If you eat organic food and use organic health and beauty products, why shouldn’t you continue to use organic and natural products in the bedroom?
Case in point, personal lubricants.
When you hear the term “personal lubricant,” your thoughts may immediately turn to K-Y Jelly, a charming combination of water, glycerin, hydroxyethylcellulose, chlorhexidine gluconate, gluconolactone, methylparaben, and sodium hydroxide used by many to “[prepare] you for intimacy and [ease] the discomfort of vaginal dryness during sex.”
If you’re not a chemist and you’re tripping up on that ingredient list, the best place to hone in might be “chlorhexidine gluconate,” an antibacterial. Ellen Barnard, co-founder and co-owner of A Woman’s Touch, a store providing products and information for sexual health and pleasure in Madison, WI, says, “No way, no way, because what it does is it kills all your healthy [vaginal] bacteria.”
Still want to put that up yourself?
Fortunately, alternatives abound—both ready-made branded products you buy at the store, and homemade solutions as simple as aloe.
First off, why use a lubricant at all? Barnard, a social worker who co-owns A Woman’s Touch with a physician, recommends one for “Any time [you] are using a condom, first of all, absolutely, no question” and “women with any dryness.”
She qualifies this with: “I'm not talking about dryness because their partner has not spent enough time to get them aroused. But assuming the woman and her partner have taken that time, some women do not produce enough moisture to provide their own lubrication.” Particularly, women who are breastfeeding, using oral contraceptives, or are post-menopausal.
Why? For those using a condom, it’s a matter of safety—and pleasure. “Condoms, even when lubricated,” notes Barnard, “do not have enough lubricant on them to prevent breakage and that is the biggest reason that condoms fail.” She adds that a bit of lube added to the tip of the condom on the inside plus more on the outside is “a way to make it more fun for him.”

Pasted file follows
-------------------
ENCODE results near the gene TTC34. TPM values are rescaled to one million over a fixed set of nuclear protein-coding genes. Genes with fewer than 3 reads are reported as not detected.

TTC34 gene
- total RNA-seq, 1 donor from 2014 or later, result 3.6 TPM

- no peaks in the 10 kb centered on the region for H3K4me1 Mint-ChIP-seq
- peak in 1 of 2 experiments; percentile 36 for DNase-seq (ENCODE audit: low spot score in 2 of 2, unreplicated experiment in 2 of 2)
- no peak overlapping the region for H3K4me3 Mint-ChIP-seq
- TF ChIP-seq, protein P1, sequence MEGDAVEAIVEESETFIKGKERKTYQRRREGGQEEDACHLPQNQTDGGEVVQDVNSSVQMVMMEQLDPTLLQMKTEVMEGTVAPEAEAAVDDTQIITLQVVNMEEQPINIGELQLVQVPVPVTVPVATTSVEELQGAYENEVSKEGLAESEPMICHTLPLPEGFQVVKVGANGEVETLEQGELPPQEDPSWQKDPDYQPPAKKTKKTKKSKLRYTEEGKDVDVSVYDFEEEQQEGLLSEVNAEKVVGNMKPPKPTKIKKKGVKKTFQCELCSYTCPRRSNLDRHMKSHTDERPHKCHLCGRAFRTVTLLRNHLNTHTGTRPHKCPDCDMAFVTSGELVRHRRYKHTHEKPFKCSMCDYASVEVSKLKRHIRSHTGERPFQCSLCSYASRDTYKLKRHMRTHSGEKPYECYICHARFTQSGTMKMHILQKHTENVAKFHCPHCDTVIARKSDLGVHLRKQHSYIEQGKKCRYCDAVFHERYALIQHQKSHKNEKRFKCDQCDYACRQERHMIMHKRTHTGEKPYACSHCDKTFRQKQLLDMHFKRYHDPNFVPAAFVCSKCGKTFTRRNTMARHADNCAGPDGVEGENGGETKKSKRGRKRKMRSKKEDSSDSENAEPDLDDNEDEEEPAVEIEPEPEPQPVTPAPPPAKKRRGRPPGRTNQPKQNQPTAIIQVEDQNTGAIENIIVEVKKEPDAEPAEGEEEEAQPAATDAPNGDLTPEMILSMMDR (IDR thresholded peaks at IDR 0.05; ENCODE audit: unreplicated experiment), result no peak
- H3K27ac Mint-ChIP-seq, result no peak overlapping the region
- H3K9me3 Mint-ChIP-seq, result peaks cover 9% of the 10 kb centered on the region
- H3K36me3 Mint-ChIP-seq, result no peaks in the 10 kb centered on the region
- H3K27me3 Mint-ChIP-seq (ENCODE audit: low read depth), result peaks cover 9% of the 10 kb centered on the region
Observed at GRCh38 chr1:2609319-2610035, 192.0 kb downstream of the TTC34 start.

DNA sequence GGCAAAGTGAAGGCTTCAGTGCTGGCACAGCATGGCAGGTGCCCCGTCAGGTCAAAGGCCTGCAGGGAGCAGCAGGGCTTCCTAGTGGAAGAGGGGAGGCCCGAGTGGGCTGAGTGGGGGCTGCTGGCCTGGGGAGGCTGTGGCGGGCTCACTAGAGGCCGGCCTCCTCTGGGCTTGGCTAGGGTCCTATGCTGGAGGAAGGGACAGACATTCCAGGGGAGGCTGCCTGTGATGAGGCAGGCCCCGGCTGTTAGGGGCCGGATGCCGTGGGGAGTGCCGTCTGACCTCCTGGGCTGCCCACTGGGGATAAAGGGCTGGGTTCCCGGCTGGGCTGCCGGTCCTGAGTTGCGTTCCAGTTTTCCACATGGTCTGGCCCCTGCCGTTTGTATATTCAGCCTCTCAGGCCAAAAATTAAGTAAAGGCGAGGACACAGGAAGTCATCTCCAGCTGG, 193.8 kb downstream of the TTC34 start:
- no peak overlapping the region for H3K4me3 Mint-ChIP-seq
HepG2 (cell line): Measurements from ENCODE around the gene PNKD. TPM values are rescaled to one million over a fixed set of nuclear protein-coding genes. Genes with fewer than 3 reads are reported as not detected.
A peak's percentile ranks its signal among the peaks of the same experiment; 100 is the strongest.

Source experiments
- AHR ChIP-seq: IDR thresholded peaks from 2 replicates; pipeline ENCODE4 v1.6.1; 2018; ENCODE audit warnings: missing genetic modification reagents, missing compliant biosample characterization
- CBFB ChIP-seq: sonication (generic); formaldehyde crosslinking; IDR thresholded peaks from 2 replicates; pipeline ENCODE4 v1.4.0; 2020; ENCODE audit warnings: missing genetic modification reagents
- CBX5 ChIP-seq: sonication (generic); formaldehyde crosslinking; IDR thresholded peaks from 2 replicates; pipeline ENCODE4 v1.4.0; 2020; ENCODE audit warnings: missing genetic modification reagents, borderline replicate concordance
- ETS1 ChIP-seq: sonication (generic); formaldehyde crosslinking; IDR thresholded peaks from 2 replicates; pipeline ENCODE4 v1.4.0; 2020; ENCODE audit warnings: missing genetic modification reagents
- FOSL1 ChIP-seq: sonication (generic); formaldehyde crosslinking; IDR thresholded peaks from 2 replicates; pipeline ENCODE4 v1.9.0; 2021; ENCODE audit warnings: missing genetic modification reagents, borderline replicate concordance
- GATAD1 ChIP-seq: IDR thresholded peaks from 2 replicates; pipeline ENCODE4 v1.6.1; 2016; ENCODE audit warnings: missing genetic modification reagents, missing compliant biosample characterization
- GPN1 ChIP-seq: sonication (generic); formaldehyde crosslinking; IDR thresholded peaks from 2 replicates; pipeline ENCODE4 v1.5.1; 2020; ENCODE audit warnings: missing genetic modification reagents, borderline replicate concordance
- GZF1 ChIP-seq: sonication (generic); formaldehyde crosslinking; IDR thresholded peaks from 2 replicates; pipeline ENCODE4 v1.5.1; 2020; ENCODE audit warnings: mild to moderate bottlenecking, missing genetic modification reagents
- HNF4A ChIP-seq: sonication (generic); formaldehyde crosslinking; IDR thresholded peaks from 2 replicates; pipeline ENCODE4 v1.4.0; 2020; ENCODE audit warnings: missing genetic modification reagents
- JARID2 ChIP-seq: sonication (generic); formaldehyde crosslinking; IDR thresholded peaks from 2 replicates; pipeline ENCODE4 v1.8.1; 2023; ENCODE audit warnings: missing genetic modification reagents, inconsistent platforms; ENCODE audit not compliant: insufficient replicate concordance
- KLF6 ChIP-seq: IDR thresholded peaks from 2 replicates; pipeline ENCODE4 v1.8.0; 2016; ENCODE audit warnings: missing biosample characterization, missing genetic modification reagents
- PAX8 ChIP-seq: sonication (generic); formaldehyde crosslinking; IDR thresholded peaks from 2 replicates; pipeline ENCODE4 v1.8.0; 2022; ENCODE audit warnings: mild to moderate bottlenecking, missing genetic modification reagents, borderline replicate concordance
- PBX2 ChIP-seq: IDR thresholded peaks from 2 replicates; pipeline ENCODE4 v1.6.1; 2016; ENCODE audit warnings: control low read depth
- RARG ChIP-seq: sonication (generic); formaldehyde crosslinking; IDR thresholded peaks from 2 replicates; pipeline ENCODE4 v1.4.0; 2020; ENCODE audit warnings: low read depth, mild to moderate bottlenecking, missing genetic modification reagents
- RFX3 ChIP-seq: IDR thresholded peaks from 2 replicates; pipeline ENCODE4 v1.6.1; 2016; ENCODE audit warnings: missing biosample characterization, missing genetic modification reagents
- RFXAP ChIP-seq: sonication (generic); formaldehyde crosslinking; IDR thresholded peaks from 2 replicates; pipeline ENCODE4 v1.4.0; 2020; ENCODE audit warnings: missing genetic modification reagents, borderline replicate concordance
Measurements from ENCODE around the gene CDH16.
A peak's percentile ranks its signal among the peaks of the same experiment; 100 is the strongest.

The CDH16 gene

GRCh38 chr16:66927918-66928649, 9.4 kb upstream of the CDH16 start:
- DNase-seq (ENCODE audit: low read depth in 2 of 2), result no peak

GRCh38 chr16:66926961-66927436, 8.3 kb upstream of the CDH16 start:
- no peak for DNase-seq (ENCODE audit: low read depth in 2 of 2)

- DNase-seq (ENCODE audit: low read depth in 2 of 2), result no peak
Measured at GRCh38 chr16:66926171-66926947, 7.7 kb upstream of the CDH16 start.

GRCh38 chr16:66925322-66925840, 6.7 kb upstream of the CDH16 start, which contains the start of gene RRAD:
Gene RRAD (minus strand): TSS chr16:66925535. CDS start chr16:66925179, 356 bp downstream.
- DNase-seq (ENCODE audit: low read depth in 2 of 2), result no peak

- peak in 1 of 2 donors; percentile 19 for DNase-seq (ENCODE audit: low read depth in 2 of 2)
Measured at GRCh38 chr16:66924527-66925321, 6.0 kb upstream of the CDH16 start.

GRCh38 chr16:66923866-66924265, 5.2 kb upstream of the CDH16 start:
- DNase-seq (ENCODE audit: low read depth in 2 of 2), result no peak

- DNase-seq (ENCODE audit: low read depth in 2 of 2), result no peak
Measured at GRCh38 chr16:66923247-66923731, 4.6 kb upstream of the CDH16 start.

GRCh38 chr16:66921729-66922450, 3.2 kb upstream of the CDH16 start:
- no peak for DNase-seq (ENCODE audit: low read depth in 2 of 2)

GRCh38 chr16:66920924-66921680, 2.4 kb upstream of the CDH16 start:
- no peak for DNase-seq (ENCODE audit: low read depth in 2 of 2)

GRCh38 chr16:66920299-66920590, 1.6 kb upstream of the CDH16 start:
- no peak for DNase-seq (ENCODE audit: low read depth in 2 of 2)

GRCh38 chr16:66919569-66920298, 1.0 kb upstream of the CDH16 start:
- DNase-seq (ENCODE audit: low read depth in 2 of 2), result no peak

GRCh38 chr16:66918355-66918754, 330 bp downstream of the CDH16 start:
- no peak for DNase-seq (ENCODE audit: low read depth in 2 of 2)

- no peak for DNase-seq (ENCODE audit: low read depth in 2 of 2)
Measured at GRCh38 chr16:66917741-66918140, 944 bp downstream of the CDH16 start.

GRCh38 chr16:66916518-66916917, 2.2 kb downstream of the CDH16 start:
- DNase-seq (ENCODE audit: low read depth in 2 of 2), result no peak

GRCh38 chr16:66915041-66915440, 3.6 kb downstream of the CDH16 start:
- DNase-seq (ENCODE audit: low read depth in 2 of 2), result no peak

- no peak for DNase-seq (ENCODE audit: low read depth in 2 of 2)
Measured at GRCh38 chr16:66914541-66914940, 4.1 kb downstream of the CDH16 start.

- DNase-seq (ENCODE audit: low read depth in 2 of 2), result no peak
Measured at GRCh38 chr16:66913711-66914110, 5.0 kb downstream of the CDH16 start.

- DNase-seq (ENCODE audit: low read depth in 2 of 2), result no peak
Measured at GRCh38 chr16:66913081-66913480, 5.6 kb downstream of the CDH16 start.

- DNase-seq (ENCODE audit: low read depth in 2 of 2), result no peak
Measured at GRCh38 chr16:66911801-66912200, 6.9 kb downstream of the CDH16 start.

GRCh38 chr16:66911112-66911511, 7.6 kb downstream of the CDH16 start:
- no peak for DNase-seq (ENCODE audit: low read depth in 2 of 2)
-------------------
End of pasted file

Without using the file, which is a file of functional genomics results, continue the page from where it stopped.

As for the three groups of women she mentioned who might need a little help in the lube department, Barnard explains how women get wet in the first place. When a woman is aroused, there is increased blood flow to the vaginal walls, which stimulates the production of discharge. “Estrogen is the primary hormone that allows blood flow,” and women who are breastfeeding, taking oral contraceptives, or post-menopausal have a paucity of estrogen.
So that’s why and when to use lube. But what should you use?
“There are certain things that you should never let touch your vagina,” says Barnard. Her list of “Do Not Use or Else” ingredients, as she calls it, consists only of chlorhexidine, the ingredient in K-Y Jelly noted above. But, she cautions, there are “other things I put very close to that list are anything that cause a warming or cooling sensation because they irritate the skin. That would include menthol, peppermint, cinnamon, capsaicin… If you use it repeatedly, it can lead to terrible skin reactions. And I've had a lot of women come in with really profound long-lasting skin irritations.”
Then there are other ingredients used in lubes that some people can be sensitive to. “I don't put these on my do not use list,” notes Barnard. “I put them on my ‘if you are sensitive, do not put them on your genitals first’ list.” To test a product before using it, place a little bit on the skin inside of your elbow. Then wait a few hours to see if you have a negative reaction. If your skin gets red or itchy, do not use the product.